Sounds like your nephew is right where he should be to me. I'm sure you sister is worried to death, thanks to her son's pediatritian. I think she should take her son to a new doctor or at least get a second opinion.
I am in the same boat my son is almost 16 months old and all he says is dada...i try to work with him, and i know he understands me because if you ask him what a doggie says, he will bark, or if you ask him what an elephant says, he can make the noise, and pretty much any other command you give him, he can do it. If you ask him to say something he says "gacaa" I know he can talk and say other words because my 2 year old daughter will ask him to say something and he will say it for her! He has said mama and Addie when she has asked him too. I guess he is just holding back..im not sure why, but It will all come in due time i guess!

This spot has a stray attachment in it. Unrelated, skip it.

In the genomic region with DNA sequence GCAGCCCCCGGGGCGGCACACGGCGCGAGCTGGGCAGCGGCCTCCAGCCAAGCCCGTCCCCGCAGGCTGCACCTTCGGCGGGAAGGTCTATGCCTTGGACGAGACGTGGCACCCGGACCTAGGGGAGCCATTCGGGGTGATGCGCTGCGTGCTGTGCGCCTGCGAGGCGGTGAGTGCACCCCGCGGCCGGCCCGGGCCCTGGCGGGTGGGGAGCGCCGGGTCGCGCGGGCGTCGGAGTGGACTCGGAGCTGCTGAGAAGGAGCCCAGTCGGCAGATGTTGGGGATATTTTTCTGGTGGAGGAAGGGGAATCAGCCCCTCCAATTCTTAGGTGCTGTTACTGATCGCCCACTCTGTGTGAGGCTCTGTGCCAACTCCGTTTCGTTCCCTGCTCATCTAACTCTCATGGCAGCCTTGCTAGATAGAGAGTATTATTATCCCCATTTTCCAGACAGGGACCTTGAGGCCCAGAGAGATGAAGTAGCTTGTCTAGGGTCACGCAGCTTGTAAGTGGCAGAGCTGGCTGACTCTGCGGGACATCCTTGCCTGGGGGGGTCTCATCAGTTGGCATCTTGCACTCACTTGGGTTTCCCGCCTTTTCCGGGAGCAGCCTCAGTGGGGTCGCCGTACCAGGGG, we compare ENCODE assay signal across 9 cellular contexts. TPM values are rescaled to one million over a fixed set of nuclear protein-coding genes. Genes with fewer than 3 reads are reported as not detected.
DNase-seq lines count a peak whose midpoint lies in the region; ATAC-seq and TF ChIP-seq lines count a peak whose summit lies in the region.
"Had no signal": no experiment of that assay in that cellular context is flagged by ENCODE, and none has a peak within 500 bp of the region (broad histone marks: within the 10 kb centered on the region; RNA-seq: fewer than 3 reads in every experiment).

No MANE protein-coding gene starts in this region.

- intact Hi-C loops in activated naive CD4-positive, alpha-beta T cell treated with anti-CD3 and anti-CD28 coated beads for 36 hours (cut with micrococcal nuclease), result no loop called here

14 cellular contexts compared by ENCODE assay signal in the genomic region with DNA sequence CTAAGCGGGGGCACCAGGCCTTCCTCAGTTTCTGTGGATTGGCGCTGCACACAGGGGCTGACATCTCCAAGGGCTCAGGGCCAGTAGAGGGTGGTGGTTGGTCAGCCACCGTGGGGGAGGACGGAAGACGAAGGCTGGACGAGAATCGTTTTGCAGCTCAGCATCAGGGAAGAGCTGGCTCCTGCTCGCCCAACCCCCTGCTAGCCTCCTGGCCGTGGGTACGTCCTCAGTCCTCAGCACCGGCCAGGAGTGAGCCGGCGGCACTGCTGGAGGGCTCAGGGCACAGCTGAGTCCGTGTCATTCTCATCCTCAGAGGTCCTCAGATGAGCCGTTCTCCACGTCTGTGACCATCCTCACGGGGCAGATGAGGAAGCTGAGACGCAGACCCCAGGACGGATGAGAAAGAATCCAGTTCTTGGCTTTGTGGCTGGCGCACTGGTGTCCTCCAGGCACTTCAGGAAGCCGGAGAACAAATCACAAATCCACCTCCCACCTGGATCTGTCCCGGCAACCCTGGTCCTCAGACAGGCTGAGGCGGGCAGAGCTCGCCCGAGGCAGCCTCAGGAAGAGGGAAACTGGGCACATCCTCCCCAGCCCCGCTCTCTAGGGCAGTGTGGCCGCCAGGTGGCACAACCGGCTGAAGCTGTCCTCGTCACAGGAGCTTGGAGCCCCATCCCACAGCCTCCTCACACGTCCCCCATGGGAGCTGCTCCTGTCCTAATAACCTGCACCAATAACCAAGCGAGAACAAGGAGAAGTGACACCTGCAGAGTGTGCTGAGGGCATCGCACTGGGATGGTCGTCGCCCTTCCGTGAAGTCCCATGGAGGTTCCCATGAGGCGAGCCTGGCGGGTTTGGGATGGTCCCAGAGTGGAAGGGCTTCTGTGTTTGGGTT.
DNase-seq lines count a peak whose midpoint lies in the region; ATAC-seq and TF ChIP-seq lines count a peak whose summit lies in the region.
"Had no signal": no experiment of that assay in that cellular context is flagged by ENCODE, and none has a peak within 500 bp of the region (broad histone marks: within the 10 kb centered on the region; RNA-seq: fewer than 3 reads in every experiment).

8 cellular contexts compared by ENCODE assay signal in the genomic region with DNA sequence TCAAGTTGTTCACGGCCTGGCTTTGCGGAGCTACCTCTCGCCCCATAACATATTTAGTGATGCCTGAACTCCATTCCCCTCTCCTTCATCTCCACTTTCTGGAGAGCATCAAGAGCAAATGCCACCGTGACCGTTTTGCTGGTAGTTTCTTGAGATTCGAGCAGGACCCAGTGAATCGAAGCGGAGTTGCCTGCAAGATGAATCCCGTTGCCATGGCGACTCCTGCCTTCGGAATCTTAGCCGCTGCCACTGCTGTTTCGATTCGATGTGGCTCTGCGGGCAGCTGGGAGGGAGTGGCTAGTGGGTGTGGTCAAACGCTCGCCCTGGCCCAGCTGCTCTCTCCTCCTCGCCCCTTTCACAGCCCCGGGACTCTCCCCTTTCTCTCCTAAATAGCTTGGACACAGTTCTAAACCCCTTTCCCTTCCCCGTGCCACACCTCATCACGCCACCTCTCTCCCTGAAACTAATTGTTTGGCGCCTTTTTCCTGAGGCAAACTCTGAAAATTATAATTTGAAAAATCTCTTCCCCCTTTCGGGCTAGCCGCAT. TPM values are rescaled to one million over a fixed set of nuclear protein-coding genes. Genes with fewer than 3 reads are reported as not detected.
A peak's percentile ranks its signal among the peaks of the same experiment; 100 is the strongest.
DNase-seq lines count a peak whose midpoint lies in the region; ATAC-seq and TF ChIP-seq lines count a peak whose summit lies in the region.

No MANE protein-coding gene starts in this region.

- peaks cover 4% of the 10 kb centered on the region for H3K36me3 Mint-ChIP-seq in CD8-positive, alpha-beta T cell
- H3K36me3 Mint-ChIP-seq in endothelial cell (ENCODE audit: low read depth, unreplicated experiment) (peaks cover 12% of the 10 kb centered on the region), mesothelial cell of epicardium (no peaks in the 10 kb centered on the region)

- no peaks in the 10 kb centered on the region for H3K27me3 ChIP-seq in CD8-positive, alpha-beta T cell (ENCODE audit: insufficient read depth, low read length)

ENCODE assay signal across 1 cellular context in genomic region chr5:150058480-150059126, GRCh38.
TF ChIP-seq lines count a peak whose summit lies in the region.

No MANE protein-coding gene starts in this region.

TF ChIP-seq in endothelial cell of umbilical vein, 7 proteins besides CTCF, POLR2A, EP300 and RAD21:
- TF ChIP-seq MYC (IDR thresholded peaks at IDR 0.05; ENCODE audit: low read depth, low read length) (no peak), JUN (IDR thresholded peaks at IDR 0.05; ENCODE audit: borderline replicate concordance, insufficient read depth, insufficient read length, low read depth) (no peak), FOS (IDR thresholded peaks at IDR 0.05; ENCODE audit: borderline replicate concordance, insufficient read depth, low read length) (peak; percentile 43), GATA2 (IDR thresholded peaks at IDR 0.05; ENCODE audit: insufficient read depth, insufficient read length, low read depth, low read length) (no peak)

there is such a range. my son had several words at that age. my niece, could almost speak a whole sentance. i think its sad when a dr compares this way, we are different and individuals, and so are babies. some kids dont talk much at all, especially if they are the younger sibling . why should they? everyone talks for them lol.
Thanks for all the feedback! The more I think about this the more mad I get at the doctor! This kid just had tubes put in his ears about a week after his 1st birthday. (After the doc had him on the same antibiotic since he was 2 months old and then when he was one decided that they may not be working ...eyeroll) So really...he was probably a little behind up until age 1 where hearing was involved so in return speech was a little slow. So really...I think that the words he's saying now at 15 months are pretty good for all that he's dealt with ear wise! Thanks again for your feedback! :)
I treat kiddies with language delays (I'm a speech language pathologist) and I would say that 16 months is a little too young to be concerned of the child's language development. Unless he's not making any sounds, there is no reason to believe that he's behind. Yes, some children are faster to talk but not all are like that. I would tell your sister not to worry just yet. He's doing fine. Good luck.